The reatas of the old west and today are braided in four, six, or eight strands. The eight strand, if made by a top reatero, is a beautiful article and superb for light roping. For average hard work on large stock, the four strand is the best. Diameters vary according to individual preference, but the 3/8” reata is the one most used today and in the old west. Rawhide reatas can vary in degrees of stiffness (called lays in roping circles) depending on the type of rawhide used. For instance, bull hide makes a very stiff rope perfect for heel roping.

The rawhide reatas of the old west were a useful tool of the Vaquero.  One may also look at them as a true work of art and craftsmanship.

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Our family has been dedicated for 30 years in serving the Western Horseman the safest most durable Quality American made leather horse tack....... Buckaroo John Brand Buckaroo Leather, The Brand to Demand Visit Our Unique Store Today Buckaroo Leather Shopping Site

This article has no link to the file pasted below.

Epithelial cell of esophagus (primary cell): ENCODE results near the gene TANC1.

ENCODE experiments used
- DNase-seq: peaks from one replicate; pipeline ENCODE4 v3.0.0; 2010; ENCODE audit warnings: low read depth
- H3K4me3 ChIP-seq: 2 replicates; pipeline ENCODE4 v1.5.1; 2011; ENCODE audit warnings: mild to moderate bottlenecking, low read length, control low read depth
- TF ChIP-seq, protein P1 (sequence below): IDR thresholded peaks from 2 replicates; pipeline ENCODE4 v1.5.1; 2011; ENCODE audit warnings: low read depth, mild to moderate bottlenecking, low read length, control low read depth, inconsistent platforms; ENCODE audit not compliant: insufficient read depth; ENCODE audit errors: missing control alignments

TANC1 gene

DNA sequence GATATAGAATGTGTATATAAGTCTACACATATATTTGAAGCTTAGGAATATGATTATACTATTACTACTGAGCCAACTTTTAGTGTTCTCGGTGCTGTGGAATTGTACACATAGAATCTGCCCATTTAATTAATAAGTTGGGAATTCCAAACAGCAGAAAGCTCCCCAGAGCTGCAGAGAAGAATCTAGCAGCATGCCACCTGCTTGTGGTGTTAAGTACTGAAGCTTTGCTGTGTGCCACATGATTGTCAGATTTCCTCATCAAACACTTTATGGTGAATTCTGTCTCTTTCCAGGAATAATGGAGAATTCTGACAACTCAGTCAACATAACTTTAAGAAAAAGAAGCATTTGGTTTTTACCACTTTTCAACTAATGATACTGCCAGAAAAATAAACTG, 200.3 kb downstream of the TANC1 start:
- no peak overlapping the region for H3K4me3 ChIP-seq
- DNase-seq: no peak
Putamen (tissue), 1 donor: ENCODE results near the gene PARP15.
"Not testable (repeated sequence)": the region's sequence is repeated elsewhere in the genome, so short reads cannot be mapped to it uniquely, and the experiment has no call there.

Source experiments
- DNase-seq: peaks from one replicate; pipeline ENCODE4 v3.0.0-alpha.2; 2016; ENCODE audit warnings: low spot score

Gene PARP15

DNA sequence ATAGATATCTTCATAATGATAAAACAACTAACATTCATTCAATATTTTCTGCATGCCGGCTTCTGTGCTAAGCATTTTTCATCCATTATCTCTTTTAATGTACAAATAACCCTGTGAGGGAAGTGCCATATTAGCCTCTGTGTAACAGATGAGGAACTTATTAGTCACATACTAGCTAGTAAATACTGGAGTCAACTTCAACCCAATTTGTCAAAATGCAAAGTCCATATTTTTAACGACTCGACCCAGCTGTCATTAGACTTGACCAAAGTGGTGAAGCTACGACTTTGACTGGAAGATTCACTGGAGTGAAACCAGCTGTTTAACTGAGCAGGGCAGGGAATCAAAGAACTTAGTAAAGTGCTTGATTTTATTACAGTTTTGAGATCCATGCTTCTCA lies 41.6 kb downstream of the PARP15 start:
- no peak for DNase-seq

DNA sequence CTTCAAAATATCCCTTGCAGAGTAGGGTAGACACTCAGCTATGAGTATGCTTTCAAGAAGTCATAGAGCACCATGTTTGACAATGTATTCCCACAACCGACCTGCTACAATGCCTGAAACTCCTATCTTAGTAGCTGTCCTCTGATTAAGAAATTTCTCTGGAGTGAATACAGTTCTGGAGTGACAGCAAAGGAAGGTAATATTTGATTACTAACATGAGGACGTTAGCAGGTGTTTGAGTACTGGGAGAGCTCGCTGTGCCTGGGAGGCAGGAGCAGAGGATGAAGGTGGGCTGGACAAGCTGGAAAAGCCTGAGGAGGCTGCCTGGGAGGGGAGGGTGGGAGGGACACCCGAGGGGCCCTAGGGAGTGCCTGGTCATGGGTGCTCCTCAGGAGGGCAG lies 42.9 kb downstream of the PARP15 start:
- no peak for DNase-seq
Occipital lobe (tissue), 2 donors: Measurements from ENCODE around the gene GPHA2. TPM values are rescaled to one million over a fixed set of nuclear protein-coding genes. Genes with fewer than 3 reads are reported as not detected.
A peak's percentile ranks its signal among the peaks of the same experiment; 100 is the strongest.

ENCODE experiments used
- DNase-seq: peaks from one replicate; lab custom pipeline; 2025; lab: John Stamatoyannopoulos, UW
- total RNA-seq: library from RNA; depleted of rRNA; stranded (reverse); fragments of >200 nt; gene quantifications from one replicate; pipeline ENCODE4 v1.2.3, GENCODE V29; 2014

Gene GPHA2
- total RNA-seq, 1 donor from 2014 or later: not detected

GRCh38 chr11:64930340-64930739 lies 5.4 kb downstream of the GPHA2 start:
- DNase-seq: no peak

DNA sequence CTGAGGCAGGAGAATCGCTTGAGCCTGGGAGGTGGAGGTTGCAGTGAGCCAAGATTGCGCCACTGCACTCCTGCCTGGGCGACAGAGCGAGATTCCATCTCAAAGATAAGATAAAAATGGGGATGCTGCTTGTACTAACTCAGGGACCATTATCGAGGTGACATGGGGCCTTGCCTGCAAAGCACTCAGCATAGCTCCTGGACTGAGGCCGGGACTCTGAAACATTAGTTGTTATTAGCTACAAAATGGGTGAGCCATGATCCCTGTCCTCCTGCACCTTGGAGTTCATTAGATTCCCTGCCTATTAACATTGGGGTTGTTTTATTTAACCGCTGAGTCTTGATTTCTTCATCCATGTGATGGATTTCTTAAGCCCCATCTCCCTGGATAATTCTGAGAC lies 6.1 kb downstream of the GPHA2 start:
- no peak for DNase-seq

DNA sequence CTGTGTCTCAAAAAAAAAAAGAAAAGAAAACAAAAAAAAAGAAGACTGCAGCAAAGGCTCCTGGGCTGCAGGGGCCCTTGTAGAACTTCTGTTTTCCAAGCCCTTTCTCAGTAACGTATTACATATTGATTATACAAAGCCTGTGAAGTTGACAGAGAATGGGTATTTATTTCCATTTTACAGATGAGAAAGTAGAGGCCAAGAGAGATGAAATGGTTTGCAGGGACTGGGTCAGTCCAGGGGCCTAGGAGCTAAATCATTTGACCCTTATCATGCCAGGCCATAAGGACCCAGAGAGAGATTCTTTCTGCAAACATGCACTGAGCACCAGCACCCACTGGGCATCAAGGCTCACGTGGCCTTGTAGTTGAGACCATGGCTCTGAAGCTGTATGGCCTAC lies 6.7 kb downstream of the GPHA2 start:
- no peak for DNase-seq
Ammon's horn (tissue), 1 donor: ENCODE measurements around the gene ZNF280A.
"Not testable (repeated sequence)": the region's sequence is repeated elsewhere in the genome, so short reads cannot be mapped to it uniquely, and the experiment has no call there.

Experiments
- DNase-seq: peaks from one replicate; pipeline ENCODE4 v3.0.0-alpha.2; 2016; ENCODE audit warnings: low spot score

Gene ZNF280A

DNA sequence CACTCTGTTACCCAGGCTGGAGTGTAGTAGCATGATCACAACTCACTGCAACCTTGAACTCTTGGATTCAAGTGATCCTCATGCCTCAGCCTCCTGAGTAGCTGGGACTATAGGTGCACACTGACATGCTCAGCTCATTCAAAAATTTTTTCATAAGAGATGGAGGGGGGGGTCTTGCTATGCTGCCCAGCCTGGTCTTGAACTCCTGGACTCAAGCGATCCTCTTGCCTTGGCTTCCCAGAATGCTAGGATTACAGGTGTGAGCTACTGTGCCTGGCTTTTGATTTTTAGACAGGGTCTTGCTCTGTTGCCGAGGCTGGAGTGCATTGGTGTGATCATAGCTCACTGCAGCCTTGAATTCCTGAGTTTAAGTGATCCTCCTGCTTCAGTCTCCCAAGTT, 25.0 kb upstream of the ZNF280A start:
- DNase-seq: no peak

Sunday, April 30, 2017

The Hackamore

Relief from the Bit with a Vaquero Influence

The first Hackamore was probably a piece of rope placed around the nose or head of a horse not long after domestication. These early devices for controlling horses may have been adapted from equipment used to control Camels. Over time, this means of controlling a horse became more sophisticated.

The Persians in 500 b.c. were some of the first ones to use a thick, plaited noseband to help the horse look and move in the same direction. This was called a Hakma. On this Hakma was a third rein added at the nose, which allowed the rider to achieve more power from the horse.  Later, this third rein moved from the top of the noseband to under the chin, where it is still part of the modern Bosal style Hackamore with Mecate reins.

The Hackamore used in the United States came from the Spanish Vaqueros in California. The Hackamore was used by the Vaqueros in the beginning for horse training. The Vaqueros quickly learned that this piece of horse tack was a must for every day riding too.